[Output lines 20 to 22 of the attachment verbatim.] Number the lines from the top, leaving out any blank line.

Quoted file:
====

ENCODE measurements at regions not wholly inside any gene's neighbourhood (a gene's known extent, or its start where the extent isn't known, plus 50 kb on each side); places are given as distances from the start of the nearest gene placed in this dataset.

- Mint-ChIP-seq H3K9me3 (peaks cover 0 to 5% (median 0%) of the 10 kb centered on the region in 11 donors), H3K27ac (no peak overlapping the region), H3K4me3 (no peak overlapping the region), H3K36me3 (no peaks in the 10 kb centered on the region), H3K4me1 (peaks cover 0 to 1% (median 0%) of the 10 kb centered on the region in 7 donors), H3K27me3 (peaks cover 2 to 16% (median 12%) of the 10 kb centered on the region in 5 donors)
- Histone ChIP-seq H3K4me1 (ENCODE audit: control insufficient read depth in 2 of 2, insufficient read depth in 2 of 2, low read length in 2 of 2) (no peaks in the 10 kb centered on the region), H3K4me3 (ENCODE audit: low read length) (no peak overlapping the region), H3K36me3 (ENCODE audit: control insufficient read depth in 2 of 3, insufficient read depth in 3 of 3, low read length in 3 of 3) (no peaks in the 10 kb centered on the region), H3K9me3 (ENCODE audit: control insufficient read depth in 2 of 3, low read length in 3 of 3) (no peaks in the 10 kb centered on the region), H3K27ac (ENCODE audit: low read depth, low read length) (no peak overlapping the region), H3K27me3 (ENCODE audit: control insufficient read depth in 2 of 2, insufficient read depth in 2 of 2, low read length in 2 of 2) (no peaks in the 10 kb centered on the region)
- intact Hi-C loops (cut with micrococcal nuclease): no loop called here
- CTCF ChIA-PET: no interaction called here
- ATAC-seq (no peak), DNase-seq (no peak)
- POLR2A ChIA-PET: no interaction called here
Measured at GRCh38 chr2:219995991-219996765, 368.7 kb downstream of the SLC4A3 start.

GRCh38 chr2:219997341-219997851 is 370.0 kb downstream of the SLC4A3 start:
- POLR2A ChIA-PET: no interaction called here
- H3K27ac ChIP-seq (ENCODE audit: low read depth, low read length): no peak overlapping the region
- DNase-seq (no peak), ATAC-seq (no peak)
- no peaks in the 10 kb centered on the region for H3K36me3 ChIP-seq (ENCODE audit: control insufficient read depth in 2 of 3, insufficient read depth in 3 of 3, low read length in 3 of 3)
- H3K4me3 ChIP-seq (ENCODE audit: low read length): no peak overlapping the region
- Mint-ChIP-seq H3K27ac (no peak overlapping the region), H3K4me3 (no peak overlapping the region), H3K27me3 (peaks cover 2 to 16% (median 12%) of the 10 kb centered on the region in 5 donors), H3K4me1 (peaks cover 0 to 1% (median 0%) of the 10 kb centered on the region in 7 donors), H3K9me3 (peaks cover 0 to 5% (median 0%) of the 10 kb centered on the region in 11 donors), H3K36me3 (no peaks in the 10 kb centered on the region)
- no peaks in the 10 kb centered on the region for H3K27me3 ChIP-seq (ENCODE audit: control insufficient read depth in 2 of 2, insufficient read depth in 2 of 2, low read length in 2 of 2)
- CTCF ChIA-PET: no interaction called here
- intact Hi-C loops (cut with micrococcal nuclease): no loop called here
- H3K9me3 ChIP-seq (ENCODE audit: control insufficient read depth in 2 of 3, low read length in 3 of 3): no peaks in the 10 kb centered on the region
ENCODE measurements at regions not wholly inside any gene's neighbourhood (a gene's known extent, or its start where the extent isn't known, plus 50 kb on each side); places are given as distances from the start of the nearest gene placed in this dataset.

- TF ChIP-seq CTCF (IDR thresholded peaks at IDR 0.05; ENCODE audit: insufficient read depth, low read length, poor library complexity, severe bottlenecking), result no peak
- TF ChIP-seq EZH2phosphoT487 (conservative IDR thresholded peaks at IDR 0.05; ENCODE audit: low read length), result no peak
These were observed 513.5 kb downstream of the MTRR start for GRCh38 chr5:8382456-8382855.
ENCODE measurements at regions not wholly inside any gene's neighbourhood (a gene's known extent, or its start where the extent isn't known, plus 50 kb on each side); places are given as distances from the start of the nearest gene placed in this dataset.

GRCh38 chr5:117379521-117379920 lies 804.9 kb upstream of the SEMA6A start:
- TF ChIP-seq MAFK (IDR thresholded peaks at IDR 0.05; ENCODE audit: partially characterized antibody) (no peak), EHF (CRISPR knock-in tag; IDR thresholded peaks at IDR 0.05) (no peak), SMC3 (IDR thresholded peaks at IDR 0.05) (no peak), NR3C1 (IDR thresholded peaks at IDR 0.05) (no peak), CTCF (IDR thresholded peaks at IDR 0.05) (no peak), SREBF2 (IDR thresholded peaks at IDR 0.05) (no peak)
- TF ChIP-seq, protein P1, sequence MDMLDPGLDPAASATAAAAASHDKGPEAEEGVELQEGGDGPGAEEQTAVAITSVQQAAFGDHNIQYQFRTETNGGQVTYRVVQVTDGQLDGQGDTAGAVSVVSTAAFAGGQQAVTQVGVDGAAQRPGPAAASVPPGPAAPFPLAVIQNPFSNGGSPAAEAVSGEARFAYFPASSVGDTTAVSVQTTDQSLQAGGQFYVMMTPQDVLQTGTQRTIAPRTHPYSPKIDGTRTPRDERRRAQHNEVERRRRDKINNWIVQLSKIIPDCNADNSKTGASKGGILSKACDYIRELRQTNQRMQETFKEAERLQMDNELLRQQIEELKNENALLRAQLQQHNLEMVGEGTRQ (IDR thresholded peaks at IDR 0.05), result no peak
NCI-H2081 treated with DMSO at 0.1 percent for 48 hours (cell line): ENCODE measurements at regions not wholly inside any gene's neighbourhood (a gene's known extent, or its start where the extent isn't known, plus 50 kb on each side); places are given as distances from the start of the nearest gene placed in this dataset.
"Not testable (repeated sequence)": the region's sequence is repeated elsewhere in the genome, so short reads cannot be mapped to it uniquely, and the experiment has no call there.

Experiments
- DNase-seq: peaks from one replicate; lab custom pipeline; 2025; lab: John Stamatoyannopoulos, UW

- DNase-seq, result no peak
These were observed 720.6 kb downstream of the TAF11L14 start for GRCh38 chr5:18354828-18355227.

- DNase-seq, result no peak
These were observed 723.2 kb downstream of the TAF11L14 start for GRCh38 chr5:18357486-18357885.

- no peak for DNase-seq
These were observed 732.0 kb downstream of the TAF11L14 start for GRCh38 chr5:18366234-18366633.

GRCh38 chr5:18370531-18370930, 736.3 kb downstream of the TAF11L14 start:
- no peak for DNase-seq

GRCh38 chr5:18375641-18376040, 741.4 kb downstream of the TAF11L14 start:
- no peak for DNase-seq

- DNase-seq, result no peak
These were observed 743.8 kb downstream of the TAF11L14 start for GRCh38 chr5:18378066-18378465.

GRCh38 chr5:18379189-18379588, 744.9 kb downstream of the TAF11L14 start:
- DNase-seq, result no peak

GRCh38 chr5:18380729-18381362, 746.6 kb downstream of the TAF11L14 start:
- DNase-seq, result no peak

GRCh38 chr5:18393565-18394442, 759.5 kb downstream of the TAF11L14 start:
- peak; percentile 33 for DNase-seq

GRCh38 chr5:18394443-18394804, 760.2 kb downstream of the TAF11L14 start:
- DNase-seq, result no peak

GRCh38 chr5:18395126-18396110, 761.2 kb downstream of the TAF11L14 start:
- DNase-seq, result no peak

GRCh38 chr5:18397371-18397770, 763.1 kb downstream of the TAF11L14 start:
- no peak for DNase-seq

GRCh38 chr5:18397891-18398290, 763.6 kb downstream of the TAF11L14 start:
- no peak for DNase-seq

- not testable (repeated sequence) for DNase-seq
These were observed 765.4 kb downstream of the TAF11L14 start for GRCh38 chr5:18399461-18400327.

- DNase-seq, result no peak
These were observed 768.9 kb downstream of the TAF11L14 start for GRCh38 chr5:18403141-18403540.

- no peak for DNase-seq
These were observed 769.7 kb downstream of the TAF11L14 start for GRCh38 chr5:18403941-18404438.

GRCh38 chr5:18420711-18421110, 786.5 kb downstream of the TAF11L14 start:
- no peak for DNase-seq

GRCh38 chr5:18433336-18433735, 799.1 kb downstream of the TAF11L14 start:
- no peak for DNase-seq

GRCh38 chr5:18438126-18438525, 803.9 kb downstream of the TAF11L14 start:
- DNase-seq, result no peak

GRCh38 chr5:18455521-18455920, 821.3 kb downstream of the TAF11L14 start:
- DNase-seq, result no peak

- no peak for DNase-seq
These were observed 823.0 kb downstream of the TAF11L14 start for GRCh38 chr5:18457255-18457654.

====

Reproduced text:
ENCODE measurements at regions not wholly inside any gene's neighbourhood (a gene's known extent, or its start where the extent isn't known, plus 50 kb on each side); places are given as distances from the start of the nearest gene placed in this dataset.

- TF ChIP-seq CTCF (IDR thresholded peaks at IDR 0.05; ENCODE audit: insufficient read depth, low read length, poor library complexity, severe bottlenecking), result no peak
- TF ChIP-seq EZH2phosphoT487 (conservative IDR thresholded peaks at IDR 0.05; ENCODE audit: low read length), result no peak